Medial Envy: Image-Text Relations in Biography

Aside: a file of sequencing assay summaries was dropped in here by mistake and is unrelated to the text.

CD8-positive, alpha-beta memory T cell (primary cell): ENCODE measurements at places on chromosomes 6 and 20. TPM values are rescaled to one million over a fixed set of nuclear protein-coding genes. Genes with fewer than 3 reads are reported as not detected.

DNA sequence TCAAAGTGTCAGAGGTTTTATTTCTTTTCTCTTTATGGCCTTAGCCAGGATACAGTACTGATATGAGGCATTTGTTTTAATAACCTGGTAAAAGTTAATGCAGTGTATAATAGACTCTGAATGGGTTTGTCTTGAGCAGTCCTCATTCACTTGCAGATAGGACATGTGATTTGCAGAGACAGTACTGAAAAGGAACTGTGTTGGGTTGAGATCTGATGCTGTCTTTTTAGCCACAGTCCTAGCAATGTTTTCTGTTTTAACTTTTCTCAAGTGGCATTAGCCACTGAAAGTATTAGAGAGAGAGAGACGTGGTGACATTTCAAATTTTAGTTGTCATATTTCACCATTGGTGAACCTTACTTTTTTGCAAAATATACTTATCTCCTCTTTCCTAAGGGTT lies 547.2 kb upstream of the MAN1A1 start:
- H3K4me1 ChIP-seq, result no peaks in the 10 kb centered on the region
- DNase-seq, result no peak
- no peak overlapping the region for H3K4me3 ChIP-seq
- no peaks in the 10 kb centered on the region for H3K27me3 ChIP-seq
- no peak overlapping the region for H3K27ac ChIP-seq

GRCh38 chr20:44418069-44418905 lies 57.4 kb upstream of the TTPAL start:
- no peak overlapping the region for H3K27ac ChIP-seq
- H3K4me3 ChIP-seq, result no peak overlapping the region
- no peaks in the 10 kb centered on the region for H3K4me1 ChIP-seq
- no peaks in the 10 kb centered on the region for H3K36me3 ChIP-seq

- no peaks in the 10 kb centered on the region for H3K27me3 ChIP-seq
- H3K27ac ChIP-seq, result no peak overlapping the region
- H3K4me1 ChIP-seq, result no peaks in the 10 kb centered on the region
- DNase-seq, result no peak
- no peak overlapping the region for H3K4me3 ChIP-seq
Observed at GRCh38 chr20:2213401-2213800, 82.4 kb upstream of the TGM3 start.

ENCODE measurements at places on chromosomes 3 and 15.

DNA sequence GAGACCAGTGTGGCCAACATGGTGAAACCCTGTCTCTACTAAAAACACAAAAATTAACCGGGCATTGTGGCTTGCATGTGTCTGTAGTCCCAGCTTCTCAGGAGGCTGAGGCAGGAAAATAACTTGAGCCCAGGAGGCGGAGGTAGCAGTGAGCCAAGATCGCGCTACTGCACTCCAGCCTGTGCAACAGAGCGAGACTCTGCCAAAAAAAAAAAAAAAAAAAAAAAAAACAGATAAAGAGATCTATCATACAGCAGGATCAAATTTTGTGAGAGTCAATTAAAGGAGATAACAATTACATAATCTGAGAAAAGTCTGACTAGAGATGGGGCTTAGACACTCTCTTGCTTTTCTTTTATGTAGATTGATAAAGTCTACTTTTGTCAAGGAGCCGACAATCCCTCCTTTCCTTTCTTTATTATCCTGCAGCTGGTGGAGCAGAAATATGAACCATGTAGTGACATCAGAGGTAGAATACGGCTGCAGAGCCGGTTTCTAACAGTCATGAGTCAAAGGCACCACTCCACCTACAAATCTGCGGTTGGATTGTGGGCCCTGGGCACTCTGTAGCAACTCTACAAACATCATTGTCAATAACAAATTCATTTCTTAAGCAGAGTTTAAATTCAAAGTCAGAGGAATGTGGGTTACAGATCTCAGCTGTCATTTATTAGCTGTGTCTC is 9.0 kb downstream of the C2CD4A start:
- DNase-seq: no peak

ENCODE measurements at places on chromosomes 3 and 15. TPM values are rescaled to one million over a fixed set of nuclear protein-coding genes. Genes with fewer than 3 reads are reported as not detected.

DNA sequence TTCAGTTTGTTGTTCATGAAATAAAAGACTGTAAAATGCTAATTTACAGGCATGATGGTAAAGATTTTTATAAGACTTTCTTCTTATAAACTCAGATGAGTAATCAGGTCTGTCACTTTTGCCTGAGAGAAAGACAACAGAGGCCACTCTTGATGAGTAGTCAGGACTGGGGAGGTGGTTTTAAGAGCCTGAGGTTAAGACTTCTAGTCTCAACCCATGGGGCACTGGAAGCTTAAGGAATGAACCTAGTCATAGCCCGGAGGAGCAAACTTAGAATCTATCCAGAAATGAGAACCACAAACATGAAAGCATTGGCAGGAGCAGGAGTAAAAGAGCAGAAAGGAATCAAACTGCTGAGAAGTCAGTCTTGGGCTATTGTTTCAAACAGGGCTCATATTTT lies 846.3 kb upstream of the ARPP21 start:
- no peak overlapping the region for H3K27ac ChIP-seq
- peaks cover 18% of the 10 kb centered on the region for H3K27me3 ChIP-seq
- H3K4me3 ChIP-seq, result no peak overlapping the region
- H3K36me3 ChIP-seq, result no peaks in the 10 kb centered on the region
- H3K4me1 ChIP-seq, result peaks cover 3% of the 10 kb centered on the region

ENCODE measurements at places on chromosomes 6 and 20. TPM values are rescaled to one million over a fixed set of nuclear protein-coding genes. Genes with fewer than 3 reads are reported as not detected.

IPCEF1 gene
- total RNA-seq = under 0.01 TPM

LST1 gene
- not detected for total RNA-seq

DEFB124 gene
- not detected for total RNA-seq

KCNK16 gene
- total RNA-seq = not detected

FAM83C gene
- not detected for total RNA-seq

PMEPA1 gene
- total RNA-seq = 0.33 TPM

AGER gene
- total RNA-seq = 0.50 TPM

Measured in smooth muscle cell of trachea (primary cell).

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Biographies often include portraits, just as portraits suggest biographies. But the relationship of word and image in biography is not simply complementary. Charting the ways in which biographies push up against the medial boundaries between text and image, this chapter gleans new metabiographical insights from the venerable analogy between biography and portraiture. The chapter revisits historical debates on image-text relations, explores ekphrastic and pictorialist poetics, and acknowledges contemporary theories of intermediality, all with reference to metabiography. Across a range of biographical writings from Dryden to the present, the discussion attends to the shifting meanings but perennial appeal of the portrait analogy. Eschewing Nigel Hamilton’s subsumption of image and text under the umbrella term ‘life depiction’, the chapter argues that medial difference and incommensurability are of defining significance for biography’s effort to ‘write life’ and for a fuller appreciation of the visual, material, embodied and place-bound qualities of all lives.